During a marriage breakup, it's common for one spouse to move out of the marital home with the children. Sometimes this occurs with the other spouse's approval, but there are situations where the moving spouse decided to take the kids and leave without consent.
However, that spouse doesn't typically know their actions could impact the California family court's decisions on child custody and visitation orders. All courts have the same primary principle: the children's best interest.
This means the decision to move with the minor children will not usually be viewed favorably by a judge, especially without the consent or knowledge of the other parent.
In most cases, a family court would prefer that the kids remain in the marital home and stay in their school, giving them some stability during a difficult period.
If a parent suddenly decides to remove them, it can cause them severe emotional turmoil and not be deemed in their best interest.
Parents need to remember that in the eyes of the law and the courts, it's not about you and what you want. It's all about the well-being of the children. If you intentionally disrupt their life unnecessarily, you will be held accountable.
Suppose a parent decides to move away with their minor children. In that case, the other parent can seek relief in family court, such as an emergency procedure for a temporary restraining order (TRO) in child custody cases.
A TRO is typically used to maintain the same circumstances while the issues are worked out. They are common in California divorce cases because it often prevents any long-term effects on a parent-child relationship.
If you don't seek court relief, it could take months to get a decision on child custody issues. Also, if you don't seek legal action, it gives the appearance of consent.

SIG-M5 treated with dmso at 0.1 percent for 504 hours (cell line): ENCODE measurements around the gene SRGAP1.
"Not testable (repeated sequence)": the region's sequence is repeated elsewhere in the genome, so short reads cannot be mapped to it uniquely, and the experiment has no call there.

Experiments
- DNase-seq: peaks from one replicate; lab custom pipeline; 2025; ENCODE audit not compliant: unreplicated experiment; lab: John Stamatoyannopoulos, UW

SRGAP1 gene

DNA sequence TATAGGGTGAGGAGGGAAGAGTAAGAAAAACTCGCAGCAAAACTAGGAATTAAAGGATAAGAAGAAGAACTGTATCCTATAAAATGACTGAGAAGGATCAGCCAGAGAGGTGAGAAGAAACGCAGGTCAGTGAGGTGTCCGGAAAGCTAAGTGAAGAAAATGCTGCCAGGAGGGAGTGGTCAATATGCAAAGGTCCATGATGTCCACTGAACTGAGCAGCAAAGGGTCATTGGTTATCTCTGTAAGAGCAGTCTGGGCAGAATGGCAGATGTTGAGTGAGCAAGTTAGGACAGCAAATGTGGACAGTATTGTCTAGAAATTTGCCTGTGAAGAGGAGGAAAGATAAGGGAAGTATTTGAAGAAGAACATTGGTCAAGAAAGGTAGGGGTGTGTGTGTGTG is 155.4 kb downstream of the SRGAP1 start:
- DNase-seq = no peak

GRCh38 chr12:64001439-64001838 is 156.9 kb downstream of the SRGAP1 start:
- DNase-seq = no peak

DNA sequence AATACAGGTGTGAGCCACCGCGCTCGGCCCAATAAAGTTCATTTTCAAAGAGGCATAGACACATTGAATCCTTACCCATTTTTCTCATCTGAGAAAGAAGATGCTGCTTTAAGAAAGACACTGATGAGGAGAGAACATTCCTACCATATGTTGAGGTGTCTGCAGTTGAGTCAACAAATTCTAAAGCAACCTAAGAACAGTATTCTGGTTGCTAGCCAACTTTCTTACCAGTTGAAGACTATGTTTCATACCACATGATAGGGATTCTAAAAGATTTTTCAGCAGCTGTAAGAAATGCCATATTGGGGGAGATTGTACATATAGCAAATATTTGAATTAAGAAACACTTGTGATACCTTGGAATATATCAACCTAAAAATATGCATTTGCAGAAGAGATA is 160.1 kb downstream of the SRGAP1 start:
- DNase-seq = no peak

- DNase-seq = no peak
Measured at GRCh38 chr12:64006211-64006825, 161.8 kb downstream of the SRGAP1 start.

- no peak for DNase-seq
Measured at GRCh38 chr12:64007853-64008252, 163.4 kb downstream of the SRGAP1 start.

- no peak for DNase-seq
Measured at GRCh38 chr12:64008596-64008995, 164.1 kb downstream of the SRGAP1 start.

During this time, your children could have already adjusted to their new home and school, and the court may not want to disrupt their life again. Our California divorce and family law attorneys will review this topic in more detail below.
What Should a Father Do?
Fathers have asked us if their wives can just take the kids and leave. Can she legally do that? What can be done to stop her? What if she grabs the kids and leaves? Does she need your permission?
The simple answer is that she can't just leave home with the kids for any extended period unless there are domestic violence issues.
Remember that the mother does not have more legal rights to the children under California law than the father unless the family court approves a divorce or custody agreement.
Married couples share joint-legal custody of the children even if the wife decides to move out of the marital home. Thus, some potential solutions are discussed below:
- Negotiate an agreement with your spouse by getting a lawyer to communicate with your wife's attorney. This child visitation agreement should include equal parenting time;
- Create a child visitation schedule to spend time with your kids, which the family court will closely review during the divorce process. This includes quality time and not just dropping them off with a babysitter;
- Protect your legal rights as a father, as you could lose them if you don't take legal action after your wife takes the children and leaves. Act fast once it happens by contacting a family law lawyer for help.
A father that immediately files for custody orders in a family court, including an emergency temporary restraining order (TRO) after their wife leaves with the kids, is sending a strong message that their wife's behavior was not agreed upon and possibly not in their best interest. Silence is deemed as consent.